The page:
Last week we reported on a disastrous bug within the Linux 2.6.35 kernel that while this kernel is still months from being officially released, a major regression was introduced that slaughtered the Linux system's performance. This was experienced across multiple systems, architectures, and file-systems. Today we can officially report that this problem has been resolved.
In time for the Memorial Day holiday in the United States tomorrow, Linus Torvalds has closed the Linux 2.6.35 merge window and has also made the 2.6.35-rc1 release.
The Linux 2.6.34 kernel was released only three days ago, but David Airlie has emailed Linus Torvalds and the Linux Kernel Mailing List with the first DRM pull request for the Linux 2.6.35 kernel.
Linus Torvalds has announced this Sunday the release of the Linux 2.6.34 kernel. The release announcement for the Linux 2.6.34 kernel can be read at LKML.org.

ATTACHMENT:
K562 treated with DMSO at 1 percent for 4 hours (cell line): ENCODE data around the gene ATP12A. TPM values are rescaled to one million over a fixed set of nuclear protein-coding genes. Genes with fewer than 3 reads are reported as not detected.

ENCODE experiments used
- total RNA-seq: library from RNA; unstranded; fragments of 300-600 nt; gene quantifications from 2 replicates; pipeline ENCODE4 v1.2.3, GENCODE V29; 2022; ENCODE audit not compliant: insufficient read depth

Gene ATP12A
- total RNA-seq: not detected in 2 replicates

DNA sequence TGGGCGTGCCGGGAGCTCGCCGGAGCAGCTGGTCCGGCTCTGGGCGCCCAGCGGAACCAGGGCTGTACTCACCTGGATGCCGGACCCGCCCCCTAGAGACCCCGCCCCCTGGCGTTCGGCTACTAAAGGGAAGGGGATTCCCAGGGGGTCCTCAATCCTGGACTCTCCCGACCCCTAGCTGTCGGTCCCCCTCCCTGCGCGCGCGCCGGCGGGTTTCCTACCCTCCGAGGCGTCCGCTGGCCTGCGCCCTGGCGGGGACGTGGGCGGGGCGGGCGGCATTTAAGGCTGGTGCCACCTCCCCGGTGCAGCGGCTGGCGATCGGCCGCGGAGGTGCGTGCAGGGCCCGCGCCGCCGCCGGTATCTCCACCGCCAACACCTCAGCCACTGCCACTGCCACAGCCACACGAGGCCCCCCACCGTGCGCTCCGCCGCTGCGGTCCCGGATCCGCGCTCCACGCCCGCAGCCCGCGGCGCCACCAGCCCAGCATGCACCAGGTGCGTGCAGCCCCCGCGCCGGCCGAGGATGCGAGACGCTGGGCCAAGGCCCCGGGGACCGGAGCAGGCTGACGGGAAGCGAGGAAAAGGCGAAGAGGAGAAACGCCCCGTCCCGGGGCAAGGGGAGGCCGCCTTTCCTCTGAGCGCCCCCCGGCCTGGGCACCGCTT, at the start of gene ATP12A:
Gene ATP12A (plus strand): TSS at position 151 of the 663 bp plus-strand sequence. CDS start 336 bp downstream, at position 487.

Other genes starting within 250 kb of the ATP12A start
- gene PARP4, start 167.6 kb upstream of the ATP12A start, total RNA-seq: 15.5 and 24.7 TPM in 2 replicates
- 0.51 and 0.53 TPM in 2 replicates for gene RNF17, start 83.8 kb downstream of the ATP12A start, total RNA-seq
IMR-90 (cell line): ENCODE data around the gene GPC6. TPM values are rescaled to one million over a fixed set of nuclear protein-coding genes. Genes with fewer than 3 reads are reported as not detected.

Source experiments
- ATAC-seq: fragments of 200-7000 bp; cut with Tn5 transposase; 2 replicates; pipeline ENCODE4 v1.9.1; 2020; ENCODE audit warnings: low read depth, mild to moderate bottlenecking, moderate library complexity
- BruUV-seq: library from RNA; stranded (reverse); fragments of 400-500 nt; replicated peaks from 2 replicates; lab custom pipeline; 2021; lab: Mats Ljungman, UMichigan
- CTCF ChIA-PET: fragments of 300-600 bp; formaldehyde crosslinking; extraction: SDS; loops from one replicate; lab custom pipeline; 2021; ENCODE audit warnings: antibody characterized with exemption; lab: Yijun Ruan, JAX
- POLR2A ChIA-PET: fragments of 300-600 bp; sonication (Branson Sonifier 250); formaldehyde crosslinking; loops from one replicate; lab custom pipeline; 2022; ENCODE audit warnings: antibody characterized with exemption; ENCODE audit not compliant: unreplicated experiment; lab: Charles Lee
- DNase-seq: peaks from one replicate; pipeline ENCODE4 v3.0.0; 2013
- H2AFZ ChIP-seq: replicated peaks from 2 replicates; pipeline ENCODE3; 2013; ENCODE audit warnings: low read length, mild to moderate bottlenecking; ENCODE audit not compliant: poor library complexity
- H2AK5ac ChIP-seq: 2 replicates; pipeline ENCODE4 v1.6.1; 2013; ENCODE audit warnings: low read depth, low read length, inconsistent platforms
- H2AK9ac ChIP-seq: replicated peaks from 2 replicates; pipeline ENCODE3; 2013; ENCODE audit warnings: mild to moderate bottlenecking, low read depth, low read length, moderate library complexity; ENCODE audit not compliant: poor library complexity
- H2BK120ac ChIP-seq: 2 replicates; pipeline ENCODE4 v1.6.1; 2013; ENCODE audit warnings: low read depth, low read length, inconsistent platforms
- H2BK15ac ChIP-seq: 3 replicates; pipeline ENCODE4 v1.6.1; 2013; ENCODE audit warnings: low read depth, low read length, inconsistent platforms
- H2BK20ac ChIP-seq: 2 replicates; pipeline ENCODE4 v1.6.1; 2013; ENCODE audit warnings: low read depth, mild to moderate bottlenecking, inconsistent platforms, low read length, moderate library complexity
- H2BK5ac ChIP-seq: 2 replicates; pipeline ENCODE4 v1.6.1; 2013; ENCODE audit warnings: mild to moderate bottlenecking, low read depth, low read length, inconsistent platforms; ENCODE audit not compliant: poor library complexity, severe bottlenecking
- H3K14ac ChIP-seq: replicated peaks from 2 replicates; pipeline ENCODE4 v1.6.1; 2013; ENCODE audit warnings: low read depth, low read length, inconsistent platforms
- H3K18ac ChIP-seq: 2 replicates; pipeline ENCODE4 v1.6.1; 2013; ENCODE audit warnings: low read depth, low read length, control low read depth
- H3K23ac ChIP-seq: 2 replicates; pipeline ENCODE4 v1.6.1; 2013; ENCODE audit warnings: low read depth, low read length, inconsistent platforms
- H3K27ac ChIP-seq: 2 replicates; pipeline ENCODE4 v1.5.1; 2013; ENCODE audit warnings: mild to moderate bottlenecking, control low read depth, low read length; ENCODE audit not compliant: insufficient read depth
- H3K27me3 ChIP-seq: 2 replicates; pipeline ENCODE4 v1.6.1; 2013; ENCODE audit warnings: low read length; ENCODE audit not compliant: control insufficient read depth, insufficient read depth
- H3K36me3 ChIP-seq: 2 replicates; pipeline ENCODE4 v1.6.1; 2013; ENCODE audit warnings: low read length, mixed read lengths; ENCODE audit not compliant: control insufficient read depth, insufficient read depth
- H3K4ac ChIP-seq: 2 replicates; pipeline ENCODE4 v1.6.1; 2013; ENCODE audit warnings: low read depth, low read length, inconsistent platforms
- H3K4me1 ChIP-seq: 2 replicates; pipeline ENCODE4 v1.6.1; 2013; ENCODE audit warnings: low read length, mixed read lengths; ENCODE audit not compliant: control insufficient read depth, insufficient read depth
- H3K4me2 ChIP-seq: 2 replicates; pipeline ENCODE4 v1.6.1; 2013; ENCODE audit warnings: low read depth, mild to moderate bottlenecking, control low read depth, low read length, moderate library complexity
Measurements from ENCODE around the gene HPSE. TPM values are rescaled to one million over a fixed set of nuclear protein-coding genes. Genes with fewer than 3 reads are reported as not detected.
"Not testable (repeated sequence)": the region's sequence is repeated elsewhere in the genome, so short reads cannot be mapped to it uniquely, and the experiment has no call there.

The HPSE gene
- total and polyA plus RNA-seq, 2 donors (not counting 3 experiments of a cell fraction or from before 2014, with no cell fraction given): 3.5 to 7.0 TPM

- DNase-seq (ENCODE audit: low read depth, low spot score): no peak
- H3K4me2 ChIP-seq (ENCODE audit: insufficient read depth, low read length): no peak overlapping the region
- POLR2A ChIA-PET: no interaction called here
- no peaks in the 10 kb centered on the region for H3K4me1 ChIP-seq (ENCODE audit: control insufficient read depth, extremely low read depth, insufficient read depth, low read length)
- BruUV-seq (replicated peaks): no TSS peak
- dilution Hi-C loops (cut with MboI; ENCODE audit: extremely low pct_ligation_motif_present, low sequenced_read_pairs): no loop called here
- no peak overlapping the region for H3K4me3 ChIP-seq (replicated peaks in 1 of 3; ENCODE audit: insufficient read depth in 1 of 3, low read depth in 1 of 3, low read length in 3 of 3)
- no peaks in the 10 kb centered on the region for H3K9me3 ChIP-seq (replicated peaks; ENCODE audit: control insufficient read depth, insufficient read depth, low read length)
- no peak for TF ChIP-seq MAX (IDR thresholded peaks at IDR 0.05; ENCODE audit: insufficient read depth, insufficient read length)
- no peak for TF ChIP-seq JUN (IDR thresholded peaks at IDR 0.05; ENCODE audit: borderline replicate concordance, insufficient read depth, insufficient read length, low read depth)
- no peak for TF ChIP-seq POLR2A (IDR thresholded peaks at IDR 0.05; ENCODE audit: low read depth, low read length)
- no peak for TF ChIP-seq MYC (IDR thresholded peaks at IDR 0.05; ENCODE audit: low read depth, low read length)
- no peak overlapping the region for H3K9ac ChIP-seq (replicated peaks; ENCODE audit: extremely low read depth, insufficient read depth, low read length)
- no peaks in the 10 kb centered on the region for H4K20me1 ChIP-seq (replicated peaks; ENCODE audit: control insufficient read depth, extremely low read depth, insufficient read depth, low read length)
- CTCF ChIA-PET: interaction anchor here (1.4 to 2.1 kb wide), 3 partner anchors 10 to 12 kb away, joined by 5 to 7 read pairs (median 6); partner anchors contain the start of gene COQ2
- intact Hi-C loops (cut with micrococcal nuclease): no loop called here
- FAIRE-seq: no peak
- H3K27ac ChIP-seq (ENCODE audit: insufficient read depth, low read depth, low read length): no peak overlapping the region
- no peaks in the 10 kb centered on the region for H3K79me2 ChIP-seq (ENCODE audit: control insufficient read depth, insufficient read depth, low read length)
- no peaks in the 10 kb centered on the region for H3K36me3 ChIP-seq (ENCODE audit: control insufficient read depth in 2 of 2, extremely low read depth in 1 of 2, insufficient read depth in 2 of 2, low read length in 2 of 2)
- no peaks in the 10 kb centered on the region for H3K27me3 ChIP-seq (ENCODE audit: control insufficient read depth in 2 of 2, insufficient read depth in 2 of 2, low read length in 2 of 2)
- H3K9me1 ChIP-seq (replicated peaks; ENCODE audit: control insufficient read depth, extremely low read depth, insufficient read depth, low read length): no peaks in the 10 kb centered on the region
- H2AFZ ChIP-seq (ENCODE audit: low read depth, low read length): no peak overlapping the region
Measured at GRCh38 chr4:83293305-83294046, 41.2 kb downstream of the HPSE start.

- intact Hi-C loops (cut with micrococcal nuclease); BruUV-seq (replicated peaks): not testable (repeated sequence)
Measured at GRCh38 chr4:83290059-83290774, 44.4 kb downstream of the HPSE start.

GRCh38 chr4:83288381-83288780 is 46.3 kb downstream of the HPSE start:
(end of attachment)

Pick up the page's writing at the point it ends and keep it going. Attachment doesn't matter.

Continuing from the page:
Assuming there are no major last minute issues, the Linux 2.6.34 kernel will likely be released in the very near future. Last night Linus put out the Linux 2.6.34-rc7 release, which he hopes will be the last release candidate.
Linus Torvalds released the Linux 2.6.34-rc6 kernel late last night, but the Linux kernel mailing list has been down this morning so there is no release announcement available. Beyond offering up a slew of fixes, the Linux 2.6.34-rc6 kernel ships with VMware's new standalone balloon driver for adjusting the system memory that's allocated to guest VMs in real-time and also the ipeth driver that is used for USB tethering to Apple iPhones.
The Linux 2.6.34 kernel is getting ready to enter the spotlight in May. Linus Torvalds put out the Linux 2.6.34-rc5 kernel release this afternoon, and unlike last week's kernel, there aren't any major regressions that set back this release.